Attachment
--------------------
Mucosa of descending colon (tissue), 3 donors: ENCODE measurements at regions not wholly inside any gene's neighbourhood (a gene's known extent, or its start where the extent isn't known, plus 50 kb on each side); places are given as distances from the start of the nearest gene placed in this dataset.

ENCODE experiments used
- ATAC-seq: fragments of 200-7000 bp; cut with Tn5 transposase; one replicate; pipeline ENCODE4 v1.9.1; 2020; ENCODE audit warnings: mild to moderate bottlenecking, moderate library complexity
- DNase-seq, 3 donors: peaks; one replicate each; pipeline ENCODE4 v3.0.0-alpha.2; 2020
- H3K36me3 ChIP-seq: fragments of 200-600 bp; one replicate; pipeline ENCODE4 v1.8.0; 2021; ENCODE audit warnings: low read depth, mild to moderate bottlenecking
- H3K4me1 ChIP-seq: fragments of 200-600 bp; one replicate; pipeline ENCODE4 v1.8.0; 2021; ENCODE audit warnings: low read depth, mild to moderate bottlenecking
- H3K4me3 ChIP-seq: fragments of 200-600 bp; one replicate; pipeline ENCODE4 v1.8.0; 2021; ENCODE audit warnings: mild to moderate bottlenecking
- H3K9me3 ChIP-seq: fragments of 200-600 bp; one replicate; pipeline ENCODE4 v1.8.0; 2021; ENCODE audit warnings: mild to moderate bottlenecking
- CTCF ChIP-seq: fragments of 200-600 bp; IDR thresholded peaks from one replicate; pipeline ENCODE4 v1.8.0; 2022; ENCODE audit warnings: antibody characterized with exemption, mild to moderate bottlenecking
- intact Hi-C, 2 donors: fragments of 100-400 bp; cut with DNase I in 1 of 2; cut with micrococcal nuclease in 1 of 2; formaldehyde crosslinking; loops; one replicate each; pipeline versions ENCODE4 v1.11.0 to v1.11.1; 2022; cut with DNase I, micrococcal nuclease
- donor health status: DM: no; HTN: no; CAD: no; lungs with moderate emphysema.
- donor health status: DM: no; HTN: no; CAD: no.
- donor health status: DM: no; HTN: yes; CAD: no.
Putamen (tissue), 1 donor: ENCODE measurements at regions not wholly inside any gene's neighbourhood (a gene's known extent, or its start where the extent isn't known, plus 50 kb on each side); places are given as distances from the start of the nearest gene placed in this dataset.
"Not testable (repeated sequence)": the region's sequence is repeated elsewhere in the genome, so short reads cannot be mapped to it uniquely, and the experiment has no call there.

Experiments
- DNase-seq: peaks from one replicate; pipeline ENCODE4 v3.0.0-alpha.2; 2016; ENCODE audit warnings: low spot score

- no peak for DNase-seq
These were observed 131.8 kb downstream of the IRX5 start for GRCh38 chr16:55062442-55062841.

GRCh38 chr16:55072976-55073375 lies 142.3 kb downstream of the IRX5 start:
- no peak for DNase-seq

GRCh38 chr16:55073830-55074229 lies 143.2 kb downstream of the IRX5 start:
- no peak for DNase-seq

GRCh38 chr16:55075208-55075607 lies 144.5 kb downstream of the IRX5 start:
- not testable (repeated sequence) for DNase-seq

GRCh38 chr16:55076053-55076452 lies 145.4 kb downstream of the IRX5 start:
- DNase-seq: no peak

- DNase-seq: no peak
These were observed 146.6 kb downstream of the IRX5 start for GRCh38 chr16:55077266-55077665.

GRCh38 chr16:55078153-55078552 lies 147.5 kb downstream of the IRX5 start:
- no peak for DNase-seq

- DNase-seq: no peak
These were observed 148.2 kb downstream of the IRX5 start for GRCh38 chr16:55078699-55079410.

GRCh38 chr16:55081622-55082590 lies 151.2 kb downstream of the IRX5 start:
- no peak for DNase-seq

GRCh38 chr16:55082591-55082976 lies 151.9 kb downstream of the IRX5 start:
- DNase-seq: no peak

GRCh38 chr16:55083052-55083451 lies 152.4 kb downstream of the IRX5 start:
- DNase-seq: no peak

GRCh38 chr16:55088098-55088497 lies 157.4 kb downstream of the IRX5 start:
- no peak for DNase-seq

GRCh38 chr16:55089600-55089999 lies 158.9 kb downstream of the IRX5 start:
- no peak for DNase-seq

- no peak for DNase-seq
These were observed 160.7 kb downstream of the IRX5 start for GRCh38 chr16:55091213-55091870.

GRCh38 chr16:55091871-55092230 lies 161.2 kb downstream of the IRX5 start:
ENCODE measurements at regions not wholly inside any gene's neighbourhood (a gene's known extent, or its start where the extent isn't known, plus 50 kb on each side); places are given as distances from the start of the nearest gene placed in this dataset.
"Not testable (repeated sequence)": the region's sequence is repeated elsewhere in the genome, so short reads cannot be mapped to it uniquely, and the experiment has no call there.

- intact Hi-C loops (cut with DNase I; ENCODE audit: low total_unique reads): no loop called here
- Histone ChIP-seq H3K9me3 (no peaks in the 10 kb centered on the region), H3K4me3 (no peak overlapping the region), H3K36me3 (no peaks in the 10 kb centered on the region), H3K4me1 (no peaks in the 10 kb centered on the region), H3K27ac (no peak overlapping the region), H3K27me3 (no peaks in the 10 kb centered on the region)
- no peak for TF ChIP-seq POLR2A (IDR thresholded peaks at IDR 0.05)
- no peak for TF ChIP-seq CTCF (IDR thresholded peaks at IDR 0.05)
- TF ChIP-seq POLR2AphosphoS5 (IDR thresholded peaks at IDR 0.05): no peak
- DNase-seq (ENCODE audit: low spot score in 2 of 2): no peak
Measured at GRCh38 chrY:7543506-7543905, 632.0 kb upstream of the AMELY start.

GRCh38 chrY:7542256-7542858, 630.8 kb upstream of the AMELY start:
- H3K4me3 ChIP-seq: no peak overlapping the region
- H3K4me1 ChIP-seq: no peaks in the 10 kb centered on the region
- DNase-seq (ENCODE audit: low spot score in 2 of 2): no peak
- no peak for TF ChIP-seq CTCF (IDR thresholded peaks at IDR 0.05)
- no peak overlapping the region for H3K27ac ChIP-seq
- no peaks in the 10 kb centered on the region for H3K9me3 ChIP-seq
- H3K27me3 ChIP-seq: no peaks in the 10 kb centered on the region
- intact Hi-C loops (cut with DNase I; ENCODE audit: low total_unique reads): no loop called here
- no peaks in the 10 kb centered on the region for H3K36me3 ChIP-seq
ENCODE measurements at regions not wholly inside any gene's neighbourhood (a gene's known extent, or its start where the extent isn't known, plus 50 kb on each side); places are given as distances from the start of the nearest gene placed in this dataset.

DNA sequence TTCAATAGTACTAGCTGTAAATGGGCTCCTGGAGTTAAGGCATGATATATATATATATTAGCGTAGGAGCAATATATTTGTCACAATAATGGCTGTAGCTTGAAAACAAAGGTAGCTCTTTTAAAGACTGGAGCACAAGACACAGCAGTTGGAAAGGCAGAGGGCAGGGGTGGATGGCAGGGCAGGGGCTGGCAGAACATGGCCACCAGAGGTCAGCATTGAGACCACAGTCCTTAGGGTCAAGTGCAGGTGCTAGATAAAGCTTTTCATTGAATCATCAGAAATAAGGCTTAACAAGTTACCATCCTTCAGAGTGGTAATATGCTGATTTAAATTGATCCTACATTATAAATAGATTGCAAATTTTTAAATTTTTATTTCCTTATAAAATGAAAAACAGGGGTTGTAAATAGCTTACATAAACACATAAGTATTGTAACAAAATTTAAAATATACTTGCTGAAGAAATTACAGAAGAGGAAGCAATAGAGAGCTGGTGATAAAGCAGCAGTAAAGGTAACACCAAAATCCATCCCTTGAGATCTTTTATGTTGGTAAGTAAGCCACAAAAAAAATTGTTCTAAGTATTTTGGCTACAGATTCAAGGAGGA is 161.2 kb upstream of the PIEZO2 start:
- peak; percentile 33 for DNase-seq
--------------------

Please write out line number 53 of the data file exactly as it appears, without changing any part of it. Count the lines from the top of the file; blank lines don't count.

- TF ChIP-seq POLR2AphosphoS5 (IDR thresholded peaks at IDR 0.05): no peak